Dear Drs. Nadeau and Quinn,
I became a member of NCGI recently not only because I was undiagnosed until 8 years ago when I was 40, but also because I teach students with severe behavior disorders, and many are girls with untreated or undiagnosed ADHD. But all that aside, I need a little personal direction if you could.
As you are well aware, ADHD can be a gift but it can also try the patience of one of its most vocal advocates (me). I am having a number of problems in which my doctors seem to have few answers for. Ok, here is the laundry list. I have ADHD with comorbid depression. Severe depression usually cycles every 4-5 years and I am in one of those cycles now. Last time we just did a med adjustment, however this time we have the added issue of menopause. I have started seeing my psychologist again at the request of my general practitioner. She is having me see a psychiatrist to help with my meds. My general practitioner gave me some pills to help me sleep then but my psychiatrist said they are highly addictive so gave me another prescription. I brought your book to my first visit with the psychiatrist so I could ask about how can we get on a med program when I am having this estrogen issue.
I asked him, what is triggering the severe depression and why are the meds not effective? Is it because my meds for my ADHD are not working because of the issues with menopause? Is it because the hot flashes are keeping me awake so I can’t sleep? Am I depressed because none of my meds are working, or because of the cycle? Where do we start? He basically told me he has no experience in the area of menopause and that subject should be dealt with by my primary physician. My primary physician does the best he can. For eight years my ADHD and comorbid conditions have been well managed but now nothing is under control.
Now with all the background info out of the way, my question is, “What the heck can I do?” Neither of my doctors knows anyone that specializes in the treatment of women with ADHD. Do I go to an endocrinologist for help? Can you make a suggestion? I know that I can’t be the only woman on this earth going through this situation. Again, my sincere gratitude for all that you and Dr. Quinn have done on behalf of those of us who have this wonderful gift.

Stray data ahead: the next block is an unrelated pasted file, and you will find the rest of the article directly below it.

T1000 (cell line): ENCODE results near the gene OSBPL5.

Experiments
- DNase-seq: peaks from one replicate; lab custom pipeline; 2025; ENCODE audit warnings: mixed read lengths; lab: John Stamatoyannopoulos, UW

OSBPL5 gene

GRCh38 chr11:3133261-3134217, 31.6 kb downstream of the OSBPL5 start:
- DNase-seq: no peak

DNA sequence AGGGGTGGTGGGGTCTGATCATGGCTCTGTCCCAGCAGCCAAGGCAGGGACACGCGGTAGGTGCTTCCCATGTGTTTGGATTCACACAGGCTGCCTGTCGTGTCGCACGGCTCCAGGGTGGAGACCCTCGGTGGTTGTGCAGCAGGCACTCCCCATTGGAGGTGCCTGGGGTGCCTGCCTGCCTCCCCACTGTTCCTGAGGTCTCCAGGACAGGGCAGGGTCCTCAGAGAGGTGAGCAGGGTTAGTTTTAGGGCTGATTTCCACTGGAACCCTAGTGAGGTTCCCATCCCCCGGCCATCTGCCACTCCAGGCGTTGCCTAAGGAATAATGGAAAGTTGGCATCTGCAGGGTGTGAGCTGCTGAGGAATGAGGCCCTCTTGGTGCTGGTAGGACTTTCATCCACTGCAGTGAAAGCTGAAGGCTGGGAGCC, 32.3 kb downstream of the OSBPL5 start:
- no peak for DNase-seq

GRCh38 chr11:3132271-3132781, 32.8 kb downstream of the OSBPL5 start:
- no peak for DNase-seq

Dear “When Meds Don’t Work Anymore”
Dr. Nadeau forwarded me your E-mail. Unfortunately, you are learning first hand the effects of decreasing estrogen levels, including: depression, insomnia, irritability, increasing ADHD symptoms, etc. Peter Schmidt, MD from NIH has done studies in which he has treated the depression of perimenopause with Estradiol patches alone and 80% of the women were better in three weeks without any other meds including antidepressants.
I’m not saying that you don’t need an antidepressant, but I would suggest that you discuss adding estrogen replacement to your medication regime to see if it improves your symptoms of depression, insomnia, and AD/HD. You may also need to increase your dose of medication for AD/HD at this time also. You will need to discuss the use of progesterone at least every three months if you still have your uterus, but this should be something your gynecologist can help you with.
Best wishes at getting this straightened out and getting your life back on track.
Patricia O. Quinn, M.D.